Out of the 814 million Indians eligible to vote in this elections, more than 200 million are estimated to have access to the internet including over 100 million active on various social media platforms such as Facebook and Twitter.
According to digital media experts, a bulk of about 100 million first-time voters joining the electorate for upcoming Lok Sabha elections are very active on social networking sites and they are the main target of parties taking the social media route to reach out to their target audience.
Estimates suggest that out of nearly Rs 4,000-5,000 crore total advertisement and publicity budget across the parties, digital platforms may get at least Rs 400-500 crore in the run up to the polls.
With online campaigning emerging as a major tool for the Arvind Kejriwal-led Aam Aadmi Party (AAP) in Delhi Assembly polls last year, social media is getting greater attention of the strategists for Lok Sabha polls as well as across parties.
According to officials at digital marketing firms being used by some leading parties, judicious use of social media could turn out to be the "game changer" in some urban seats.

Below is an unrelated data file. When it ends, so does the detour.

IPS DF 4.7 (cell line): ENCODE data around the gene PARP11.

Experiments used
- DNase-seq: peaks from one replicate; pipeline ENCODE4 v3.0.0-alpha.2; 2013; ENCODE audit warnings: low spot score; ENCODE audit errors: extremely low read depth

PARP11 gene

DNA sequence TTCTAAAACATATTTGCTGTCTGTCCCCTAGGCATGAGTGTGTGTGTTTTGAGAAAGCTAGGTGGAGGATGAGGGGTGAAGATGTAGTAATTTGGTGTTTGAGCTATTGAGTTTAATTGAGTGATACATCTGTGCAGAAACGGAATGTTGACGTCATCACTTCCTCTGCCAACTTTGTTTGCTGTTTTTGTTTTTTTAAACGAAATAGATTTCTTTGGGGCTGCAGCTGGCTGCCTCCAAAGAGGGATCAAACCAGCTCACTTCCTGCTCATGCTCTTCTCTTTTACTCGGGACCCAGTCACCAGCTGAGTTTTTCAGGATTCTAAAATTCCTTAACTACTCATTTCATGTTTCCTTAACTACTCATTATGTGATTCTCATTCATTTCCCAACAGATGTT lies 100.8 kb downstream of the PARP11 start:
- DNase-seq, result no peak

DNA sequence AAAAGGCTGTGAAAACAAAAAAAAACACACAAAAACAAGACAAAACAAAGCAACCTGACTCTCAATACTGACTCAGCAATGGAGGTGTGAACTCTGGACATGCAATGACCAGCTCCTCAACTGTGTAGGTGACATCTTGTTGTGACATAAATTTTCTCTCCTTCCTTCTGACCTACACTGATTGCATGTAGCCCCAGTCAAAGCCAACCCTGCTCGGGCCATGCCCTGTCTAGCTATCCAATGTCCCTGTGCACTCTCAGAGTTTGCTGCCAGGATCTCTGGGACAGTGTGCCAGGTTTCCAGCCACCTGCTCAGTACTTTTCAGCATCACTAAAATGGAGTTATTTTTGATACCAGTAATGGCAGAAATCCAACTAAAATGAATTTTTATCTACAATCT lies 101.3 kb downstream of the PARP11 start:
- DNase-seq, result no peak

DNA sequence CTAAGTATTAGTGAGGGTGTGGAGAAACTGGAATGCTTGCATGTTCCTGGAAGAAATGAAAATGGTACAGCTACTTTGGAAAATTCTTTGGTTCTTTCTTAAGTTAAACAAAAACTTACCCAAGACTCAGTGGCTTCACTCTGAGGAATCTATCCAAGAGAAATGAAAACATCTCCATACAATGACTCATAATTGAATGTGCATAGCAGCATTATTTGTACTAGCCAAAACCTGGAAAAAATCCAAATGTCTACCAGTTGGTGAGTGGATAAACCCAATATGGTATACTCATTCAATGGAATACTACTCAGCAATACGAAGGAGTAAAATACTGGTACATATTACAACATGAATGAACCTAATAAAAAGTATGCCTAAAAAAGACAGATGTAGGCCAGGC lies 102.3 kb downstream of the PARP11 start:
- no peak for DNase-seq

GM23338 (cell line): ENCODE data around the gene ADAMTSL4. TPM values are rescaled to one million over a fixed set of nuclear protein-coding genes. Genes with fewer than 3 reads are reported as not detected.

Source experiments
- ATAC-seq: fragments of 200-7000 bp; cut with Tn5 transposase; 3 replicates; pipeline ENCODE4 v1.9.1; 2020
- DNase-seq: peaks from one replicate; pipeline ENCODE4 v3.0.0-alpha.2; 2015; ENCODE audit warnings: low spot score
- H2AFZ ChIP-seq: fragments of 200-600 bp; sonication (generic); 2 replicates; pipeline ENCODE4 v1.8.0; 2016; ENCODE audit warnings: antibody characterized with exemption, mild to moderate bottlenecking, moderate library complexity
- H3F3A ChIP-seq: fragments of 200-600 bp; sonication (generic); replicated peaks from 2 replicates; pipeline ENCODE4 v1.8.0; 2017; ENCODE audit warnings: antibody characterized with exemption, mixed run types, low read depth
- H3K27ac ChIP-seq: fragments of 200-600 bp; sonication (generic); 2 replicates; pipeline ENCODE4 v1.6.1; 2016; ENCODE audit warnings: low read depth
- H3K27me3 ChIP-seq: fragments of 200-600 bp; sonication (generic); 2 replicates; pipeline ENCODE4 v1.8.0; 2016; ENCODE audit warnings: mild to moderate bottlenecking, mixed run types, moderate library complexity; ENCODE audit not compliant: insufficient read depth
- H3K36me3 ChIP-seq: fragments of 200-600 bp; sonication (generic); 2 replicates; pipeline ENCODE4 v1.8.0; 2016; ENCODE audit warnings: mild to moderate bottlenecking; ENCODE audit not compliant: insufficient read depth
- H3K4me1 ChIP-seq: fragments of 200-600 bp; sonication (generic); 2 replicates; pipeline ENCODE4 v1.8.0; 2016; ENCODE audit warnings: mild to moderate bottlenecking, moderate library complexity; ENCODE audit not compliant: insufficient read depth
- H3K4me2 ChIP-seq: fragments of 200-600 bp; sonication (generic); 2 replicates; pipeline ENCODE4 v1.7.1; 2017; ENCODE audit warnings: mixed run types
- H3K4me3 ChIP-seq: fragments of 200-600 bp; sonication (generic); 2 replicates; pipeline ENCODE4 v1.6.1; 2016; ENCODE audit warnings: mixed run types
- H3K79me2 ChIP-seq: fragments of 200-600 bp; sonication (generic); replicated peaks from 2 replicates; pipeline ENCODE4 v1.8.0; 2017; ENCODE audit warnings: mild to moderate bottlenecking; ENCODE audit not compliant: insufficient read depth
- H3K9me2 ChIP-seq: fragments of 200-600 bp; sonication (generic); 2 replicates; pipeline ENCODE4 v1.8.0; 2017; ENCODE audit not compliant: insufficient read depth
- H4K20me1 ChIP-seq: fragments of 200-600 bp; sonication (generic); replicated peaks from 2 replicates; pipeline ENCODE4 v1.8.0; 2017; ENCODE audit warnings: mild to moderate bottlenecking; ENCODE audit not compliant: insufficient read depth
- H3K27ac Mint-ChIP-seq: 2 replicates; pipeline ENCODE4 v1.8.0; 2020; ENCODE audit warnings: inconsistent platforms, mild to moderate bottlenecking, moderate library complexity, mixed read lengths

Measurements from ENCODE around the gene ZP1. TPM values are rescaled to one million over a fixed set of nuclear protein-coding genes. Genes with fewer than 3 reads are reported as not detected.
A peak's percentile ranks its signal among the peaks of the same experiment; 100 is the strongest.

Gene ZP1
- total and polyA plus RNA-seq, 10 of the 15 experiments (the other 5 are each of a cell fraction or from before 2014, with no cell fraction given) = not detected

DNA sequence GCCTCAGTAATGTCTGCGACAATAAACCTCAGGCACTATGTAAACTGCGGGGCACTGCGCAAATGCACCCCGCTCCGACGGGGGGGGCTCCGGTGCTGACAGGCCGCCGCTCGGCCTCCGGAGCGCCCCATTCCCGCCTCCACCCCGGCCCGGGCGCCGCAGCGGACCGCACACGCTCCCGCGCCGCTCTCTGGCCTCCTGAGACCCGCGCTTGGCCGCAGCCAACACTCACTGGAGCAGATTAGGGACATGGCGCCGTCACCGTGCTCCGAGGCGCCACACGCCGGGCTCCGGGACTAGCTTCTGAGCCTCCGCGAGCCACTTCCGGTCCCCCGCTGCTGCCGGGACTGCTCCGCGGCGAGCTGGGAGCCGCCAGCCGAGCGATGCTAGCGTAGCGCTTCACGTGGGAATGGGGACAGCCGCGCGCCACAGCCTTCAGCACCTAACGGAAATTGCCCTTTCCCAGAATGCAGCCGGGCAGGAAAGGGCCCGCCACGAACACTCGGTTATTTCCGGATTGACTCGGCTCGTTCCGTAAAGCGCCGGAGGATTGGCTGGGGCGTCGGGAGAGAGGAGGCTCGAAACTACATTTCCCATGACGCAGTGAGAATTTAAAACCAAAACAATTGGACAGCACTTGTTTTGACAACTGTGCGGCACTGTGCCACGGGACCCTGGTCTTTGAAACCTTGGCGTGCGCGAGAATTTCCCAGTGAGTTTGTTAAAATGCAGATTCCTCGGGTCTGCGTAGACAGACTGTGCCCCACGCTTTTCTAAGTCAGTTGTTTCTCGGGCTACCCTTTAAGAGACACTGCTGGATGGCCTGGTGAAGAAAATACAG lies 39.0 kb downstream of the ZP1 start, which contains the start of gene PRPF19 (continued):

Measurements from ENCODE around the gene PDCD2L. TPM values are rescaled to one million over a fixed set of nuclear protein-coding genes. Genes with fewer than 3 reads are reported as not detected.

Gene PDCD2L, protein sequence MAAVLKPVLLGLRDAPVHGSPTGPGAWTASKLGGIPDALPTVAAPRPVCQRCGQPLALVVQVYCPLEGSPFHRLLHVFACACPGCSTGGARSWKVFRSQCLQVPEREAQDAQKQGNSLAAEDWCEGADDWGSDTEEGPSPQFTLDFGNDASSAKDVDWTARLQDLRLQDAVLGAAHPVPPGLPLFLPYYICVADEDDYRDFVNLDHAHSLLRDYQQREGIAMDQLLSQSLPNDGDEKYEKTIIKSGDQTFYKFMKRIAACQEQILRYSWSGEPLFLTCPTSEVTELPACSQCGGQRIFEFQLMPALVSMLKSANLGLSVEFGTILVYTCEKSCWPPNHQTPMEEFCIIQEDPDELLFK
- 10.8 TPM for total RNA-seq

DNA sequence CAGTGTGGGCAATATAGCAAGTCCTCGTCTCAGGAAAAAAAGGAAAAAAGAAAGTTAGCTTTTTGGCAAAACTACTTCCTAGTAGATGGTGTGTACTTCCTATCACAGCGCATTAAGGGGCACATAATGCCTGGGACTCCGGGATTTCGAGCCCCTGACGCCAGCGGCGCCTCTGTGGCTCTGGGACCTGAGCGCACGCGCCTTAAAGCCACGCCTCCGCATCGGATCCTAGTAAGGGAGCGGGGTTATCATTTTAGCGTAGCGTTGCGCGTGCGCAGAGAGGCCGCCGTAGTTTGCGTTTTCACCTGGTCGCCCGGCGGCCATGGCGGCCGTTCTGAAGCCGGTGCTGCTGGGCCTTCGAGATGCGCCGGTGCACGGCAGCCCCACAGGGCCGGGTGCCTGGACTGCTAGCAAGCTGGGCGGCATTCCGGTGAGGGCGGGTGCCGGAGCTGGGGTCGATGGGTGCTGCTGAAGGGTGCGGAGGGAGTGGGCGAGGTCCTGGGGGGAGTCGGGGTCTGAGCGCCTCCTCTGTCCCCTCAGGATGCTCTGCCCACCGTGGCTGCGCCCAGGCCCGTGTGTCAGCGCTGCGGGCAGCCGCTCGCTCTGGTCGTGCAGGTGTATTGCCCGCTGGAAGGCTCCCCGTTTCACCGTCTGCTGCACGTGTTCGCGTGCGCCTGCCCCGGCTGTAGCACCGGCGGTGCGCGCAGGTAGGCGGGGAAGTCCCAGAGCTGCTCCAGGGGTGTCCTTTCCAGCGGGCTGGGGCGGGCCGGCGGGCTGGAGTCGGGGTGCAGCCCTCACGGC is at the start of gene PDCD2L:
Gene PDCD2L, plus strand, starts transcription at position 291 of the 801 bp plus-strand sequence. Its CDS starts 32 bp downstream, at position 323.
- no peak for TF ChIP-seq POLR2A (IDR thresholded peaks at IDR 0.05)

As per studies conducted by various parties, internally and by third-party agencies hired by them, as many as 160 constituencies out of the total 543 seats are likely be influenced by social media. Parties, including smaller regional outfits, are therefore leaving no stone unturned to get that crucial 'online swing' in their favour.
Notwithstanding traditional media outlets like on-ground political rallies and speeches, social media's word-of-mouth novelty factor is ensuring leaders are on top of the mind for online citizens.
Google is also seeing independent spends from political candidates to drive user engagement on their websites to create awareness about their achievements and plans for their constituencies.
YouTube is playing a central role in this - as it overcomes the language barrier and political parties are able to engage users through audio-visual medium in local languages, Kapur added.
Various types of campaigns are being run by parties, including crowdsourcing their election manifestos, soliciting online donations to targeting resident Indians as well as NRIs.
The social media network is also being used by parties looking to sign up volunteers and increasing party membership.
Brand campaigns built around the senior leadership of the parties are a big hit, say campaign managers.
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